South Korea's first homegrown Nuri rocket lifts off from the Naro Space Center in Goheung, South Jeolla Province on Oct. 21, 2021. (Yonhap)
South Korea’s first homegrown rocket Nuri will go for a second launch in June, aiming to complete the full launch sequence this time, the Ministry of Science and ICT said Friday.
The first liftoff, which took place in October last year, came short of a successful mission as the rocket’s third stage engine shut down earlier than planned. The dummy satellite could not reach sufficient orbital speed as a result. The early stages of the launch were deemed successful as the three-stage liquid-fueled rocket reached a low orbit of 700 kilometers above the ground.
After about two months of review, government officials and experts concluded in December that the loosening of a fixture that holds the rocket’s helium tank blocked Nuri from a successful launch.
The ministry said that officials at the Korea Aerospace Research Institute have come up with detailed measures to fix the problems with an evaluation team composed of outside experts from industry and academia.
“The main improvements will be changing the structure to strengthen the fixture of the helium tank’s lower support and enhance the lid so that Nuri can fly stably even in changing environments during flight,” said Kwon Hyun-joon, Director-General of the Space and Nuclear Energy Bureau at the science ministry.
As the third stage of the rocket that will be used for the second launch has already been assembled, the official explained that the KARI will have to dismantle parts for the the third stage, reassemble them and conduct airtight tests once the changes are made.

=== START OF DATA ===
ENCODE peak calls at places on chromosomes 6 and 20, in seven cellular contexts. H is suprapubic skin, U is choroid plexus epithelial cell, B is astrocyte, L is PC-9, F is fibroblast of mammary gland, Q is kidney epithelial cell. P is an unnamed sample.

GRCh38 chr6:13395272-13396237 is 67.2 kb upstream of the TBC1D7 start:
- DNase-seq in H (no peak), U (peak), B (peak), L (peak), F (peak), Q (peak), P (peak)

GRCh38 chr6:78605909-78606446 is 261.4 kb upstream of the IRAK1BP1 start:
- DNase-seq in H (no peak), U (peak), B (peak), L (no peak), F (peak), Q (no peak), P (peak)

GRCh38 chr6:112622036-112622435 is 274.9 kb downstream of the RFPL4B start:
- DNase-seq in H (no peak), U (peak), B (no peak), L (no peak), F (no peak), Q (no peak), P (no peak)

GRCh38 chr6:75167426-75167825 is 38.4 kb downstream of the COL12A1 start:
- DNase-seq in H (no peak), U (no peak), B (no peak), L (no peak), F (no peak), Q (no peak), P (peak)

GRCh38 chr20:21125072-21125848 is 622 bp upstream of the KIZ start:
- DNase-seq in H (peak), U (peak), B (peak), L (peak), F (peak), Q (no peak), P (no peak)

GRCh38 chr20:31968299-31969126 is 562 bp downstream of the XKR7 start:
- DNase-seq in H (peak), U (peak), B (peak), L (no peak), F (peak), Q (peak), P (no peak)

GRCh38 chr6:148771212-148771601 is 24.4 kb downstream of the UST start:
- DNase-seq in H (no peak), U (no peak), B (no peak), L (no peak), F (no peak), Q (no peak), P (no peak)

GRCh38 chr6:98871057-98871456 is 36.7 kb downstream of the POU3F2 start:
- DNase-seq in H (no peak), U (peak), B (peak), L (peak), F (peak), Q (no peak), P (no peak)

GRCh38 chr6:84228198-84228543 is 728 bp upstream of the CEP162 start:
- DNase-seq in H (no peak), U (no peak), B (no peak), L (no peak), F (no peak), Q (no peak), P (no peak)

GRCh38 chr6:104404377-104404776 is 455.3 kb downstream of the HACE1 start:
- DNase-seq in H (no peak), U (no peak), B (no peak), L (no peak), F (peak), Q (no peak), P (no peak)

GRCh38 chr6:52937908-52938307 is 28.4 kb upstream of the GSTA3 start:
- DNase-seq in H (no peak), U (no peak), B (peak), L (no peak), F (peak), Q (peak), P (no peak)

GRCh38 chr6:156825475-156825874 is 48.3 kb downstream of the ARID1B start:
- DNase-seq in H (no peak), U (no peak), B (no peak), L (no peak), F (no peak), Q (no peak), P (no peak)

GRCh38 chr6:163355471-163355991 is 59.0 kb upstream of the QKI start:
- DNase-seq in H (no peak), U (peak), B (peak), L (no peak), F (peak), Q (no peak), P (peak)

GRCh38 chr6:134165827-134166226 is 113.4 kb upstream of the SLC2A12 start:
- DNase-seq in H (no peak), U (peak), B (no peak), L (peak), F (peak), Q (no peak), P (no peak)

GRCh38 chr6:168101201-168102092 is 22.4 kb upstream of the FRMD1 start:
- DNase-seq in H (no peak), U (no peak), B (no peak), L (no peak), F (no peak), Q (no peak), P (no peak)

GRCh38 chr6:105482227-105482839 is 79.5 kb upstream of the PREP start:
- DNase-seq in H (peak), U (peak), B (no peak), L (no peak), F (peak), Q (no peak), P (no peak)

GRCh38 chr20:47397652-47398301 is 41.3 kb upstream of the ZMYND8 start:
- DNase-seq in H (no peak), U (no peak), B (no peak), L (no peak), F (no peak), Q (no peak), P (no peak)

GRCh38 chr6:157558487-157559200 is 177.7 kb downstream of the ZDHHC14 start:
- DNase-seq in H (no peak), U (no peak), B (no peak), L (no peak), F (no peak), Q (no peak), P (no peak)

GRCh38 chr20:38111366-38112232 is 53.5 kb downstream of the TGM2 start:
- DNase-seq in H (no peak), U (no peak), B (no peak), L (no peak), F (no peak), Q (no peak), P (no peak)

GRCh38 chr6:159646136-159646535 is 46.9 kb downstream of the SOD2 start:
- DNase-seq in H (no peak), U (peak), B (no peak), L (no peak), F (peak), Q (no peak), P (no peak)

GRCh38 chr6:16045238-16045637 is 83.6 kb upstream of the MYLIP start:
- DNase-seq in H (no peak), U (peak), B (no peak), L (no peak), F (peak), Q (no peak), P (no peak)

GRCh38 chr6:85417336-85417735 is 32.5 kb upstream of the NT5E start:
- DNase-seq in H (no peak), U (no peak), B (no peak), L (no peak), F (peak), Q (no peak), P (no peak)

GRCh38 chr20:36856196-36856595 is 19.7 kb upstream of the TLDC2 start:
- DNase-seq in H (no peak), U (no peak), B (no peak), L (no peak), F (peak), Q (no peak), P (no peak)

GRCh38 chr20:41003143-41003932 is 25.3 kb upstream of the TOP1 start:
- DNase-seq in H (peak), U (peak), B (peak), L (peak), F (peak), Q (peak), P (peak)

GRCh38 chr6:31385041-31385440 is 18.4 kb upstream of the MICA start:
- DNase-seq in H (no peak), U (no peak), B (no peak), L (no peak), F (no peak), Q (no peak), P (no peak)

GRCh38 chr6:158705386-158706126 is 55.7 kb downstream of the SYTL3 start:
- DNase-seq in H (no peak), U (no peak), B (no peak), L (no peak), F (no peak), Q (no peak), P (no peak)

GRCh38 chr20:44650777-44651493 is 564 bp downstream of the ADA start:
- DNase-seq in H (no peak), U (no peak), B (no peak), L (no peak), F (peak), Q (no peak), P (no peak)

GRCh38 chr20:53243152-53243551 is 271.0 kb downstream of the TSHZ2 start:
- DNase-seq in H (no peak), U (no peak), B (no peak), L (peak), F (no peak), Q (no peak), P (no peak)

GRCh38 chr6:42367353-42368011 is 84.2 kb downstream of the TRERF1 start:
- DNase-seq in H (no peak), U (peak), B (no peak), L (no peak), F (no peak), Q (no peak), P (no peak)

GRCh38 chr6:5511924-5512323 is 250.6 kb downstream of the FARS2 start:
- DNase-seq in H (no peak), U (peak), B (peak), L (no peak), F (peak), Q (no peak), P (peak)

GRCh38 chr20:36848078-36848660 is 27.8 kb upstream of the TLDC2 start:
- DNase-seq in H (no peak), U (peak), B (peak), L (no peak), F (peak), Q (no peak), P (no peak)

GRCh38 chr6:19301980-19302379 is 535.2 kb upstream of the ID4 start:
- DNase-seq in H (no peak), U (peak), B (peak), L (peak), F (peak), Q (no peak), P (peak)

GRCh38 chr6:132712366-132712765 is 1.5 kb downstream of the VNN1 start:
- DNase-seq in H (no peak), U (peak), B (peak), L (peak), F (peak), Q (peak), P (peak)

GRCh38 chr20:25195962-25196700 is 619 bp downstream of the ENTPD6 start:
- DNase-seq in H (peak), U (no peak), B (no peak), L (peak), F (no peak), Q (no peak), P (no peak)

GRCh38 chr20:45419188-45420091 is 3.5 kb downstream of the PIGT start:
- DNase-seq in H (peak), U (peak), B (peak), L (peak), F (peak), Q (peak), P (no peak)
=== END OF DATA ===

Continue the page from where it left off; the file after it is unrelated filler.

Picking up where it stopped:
According to the ministry, it will take an additional month to complete the process, pushing back the original launch date from May to June.
“The second launch date is June 15 and the preliminary launch dates are between June 16 and 23. The launch management committee will finalize the launch date in consideration of weather conditions in the future,” said Kwon.
Regarding the third launch of the Nuri rocket slated for December, the official said postponement of the event is inevitable to early next year, as the assembling of the rocket for the third launch will have to take place after the second launch, which has been delayed for a month.
If the second launch ends in a success, South Korea will become the seventh country in the world with independent capabilities to launch a satellite weighing over 1 ton into orbit, joining the space race against the US, the EU, Japan, Russia, China and India.
Meanwhile, the government on Friday announced that it will invest 734 billion won ($610 million) into space development this year, up 18.9 percent from the previous year.
The planned projects include securing next-generation projectile technology, launching two satellites and the Korea Pathfinder Lunar Orbiter -- the country’s first space probe -- in the second half of this year and beginning the development of the Korean Positioning System.
By Kan Hyeong-woo (firstname.lastname@example.org